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Professionals see value of training

Update: August, 21/2015 - 09:01
Students are training following Japanese standards at Vjtech Academy. More than 60 per cent of Japanese firms lacked manpower in the field of IT. — Photo

HA NOI (VNS) — After one year working for a Japanese company, Le Van Thai decided to continue to take a training course in technology because he was aware of the importance of vocational training.

The 26-year-old graduate from Hung Yen University of Technology and Education realised that even though he had a bachelor's degree, he still lacked professional skills.

"During the time I worked at the company, I found that I had focused too much on theory in university and hadn't gotten enough practical experiences," Thai said.

Thai is among the 177,700 out of nearly 400,000 university graduates and postgraduates who are unemployed at the beginning of 2015 according to the Ministry of Labour, Invalids and Social Affairs. The ministry warned that Viet Nam was now facing an alarming rate of unemployment.

Doctor Vu Ngoc Bao, a lecturer at Viet Nam University of Commerce, said that there were two reasons for the high unemployment rate in Viet Nam.

Speaking at a seminar earlier this month organised by Vjtech academy – an educational institution that typically supplies workers to Japanese firms, Bao said one of the reasons came from the outdated education system of Viet Nam in compared to social development.

"For many years now, there hasn't been any comprehensive change in curriculum as well as facilities," he said.

Wrong focus

"Another reason is that many students choose their field of study according to their hobbies or trends at the time, instead of focusing on the needs of the labour market. As a result, after graduating, they cannot use what they study at schools to meet the requirements of enterprises", Bao said.

Imoto Yasuharu – a representative from Japanese company Ogama – pointed out the three big differences between the educational systems of Viet Nam and Japan.

He said that students in Japan were able to choose their favorite subjects that they were good at rather than being required to learn all the subjects.

Also, Japanese textbooks were always renovated and revised so as to be updated and suitable to each stage of social development, he said.

Students also had many opportunities to apply their knowledge into practice to develop their professional skills, he added.

Experts at the seminar said that real working experiences would help students achieve success even without a bachelor's degree.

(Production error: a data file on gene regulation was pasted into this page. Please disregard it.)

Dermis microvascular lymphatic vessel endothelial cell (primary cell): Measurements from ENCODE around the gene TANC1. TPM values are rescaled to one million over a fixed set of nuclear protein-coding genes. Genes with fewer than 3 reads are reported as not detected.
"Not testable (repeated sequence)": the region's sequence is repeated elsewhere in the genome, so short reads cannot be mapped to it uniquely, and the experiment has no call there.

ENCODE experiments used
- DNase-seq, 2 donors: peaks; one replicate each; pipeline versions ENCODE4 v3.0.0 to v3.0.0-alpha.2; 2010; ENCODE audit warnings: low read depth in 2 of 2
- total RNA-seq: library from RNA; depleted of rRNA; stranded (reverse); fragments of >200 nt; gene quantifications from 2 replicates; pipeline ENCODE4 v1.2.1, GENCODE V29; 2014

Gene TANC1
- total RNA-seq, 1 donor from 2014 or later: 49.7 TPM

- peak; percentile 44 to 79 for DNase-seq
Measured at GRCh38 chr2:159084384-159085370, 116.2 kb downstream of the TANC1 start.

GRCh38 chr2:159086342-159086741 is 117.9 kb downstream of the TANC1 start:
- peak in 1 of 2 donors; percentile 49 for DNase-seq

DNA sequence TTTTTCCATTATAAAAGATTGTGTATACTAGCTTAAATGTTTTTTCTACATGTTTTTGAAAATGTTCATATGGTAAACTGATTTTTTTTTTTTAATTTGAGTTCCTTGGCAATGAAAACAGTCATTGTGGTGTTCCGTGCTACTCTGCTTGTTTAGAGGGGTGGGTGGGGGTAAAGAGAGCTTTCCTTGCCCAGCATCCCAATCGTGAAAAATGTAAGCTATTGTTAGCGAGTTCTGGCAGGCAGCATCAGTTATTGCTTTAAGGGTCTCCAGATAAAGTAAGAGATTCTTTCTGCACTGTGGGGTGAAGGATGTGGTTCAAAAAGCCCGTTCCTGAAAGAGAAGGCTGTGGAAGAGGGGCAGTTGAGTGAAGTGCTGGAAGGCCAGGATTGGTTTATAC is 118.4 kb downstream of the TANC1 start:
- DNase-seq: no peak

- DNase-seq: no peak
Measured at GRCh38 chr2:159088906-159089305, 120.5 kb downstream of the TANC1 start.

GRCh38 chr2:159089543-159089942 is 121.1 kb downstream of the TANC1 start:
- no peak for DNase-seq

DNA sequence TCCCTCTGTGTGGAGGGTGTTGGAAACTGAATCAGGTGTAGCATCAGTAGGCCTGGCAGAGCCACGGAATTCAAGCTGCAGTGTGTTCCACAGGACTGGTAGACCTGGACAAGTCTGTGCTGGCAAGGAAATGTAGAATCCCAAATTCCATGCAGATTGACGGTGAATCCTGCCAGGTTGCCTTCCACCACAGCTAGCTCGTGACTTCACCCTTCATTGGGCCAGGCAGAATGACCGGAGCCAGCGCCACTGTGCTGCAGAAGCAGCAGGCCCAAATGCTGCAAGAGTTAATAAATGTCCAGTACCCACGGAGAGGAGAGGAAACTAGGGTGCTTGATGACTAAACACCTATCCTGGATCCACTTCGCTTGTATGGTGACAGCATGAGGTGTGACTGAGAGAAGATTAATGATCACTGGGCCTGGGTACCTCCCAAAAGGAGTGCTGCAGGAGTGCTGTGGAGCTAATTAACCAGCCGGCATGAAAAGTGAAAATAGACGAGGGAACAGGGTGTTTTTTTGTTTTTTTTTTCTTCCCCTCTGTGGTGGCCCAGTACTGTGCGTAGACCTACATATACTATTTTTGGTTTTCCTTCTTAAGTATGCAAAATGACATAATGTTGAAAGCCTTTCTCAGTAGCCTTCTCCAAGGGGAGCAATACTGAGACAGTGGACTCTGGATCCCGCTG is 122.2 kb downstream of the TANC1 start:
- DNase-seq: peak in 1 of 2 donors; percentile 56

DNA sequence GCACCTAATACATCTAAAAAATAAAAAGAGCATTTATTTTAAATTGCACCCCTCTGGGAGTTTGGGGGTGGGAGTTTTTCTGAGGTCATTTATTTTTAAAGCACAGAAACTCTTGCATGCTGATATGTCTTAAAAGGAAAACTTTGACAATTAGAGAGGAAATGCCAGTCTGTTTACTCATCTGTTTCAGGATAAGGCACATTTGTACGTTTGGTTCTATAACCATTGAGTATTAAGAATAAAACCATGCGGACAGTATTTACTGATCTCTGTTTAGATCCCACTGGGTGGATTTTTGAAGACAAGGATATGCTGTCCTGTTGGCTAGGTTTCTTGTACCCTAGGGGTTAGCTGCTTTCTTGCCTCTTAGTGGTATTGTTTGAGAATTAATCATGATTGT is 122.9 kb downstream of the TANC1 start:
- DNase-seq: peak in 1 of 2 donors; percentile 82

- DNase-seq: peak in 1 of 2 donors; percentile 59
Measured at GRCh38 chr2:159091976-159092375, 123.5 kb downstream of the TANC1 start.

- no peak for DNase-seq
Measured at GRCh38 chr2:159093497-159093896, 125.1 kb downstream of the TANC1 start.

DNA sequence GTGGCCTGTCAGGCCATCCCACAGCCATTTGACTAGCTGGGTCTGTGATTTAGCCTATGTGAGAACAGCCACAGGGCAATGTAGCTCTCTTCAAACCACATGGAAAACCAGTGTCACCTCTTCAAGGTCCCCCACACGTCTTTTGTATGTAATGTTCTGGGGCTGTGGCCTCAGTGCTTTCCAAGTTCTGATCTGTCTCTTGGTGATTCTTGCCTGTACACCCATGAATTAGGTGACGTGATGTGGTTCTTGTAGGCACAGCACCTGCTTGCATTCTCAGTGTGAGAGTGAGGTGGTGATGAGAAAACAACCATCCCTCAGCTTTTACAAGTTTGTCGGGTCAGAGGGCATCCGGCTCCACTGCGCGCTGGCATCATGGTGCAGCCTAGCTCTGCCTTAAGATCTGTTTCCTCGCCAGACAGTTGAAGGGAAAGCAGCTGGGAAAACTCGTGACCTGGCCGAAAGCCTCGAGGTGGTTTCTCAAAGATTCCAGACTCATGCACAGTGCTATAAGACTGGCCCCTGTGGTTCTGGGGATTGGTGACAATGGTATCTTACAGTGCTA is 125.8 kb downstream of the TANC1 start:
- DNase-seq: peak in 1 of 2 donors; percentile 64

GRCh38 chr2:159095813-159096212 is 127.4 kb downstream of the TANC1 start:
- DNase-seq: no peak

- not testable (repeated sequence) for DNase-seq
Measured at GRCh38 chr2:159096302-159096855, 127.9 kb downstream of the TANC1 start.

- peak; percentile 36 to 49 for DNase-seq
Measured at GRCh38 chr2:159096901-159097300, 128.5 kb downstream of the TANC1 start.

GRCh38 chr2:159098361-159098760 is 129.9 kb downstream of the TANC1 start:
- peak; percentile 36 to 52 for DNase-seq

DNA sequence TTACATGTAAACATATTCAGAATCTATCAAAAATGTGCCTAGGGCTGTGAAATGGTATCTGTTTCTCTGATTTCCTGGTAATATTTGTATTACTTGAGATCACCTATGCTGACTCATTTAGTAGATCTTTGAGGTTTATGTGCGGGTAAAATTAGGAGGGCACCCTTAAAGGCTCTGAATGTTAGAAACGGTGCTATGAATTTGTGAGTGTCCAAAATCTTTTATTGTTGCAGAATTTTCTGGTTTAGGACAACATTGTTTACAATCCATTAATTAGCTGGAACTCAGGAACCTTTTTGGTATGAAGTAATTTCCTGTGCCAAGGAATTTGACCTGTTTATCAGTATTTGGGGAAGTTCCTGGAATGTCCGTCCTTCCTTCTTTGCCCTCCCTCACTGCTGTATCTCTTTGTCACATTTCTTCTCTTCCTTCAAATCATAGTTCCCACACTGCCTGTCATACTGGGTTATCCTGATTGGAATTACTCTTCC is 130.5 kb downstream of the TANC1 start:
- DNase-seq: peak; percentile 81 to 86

Ha Noi resident Hoang Phuong Chi, 27, said she took the entrance exam of Academy of Journalism and Communication after graduating high school nine years ago with a dream of becoming a journalist. However, in the end she didn't pass the exam.

Instead of applying to another university, Chi decided to learn English and take a training course in travel and tourism at vocational centres in Ha Noi.

"After the courses, I worked as a receptionist in a local hotel. During the time working there, I had accumulated a lot of practical experiences in the service sector that can help me with my vocational knowledge, I also had many chances to practice my English," Chi said.

After three years she applied for another job that was more suitable in an international travel agency.

"This agency recruited applicants based on their experience, not their level of education, so I easily got the job even without a bachelor's degree because I could meet all the recruitment demands", Chi said.

Now she is one of their most preeminent tour managers with a high salary – around US$4,000 per month.

According to a survey conducted by the IT Promotion Agency of Japan (IPA), in the last five years, more than 60 per cent of Japanese firms lacked manpower in the field of IT.

Many of them have sought new labour resources from foreign markets, in which Viet Nam is the most popular destination – with the percentage of firms choosing Vietnamese workers up by almost one-third.

Vjtech academy has started its first procedure of enrolling high school students in 2015 for training courses of software technology, design technology and mobile technology.

Do Thanh Son, Chairman of Vjtech's Management Board, said that Vietnamese students who wanted to work for Japanese companies must have strict senses of responsibility, discipline and an inquiring mind. — VNS

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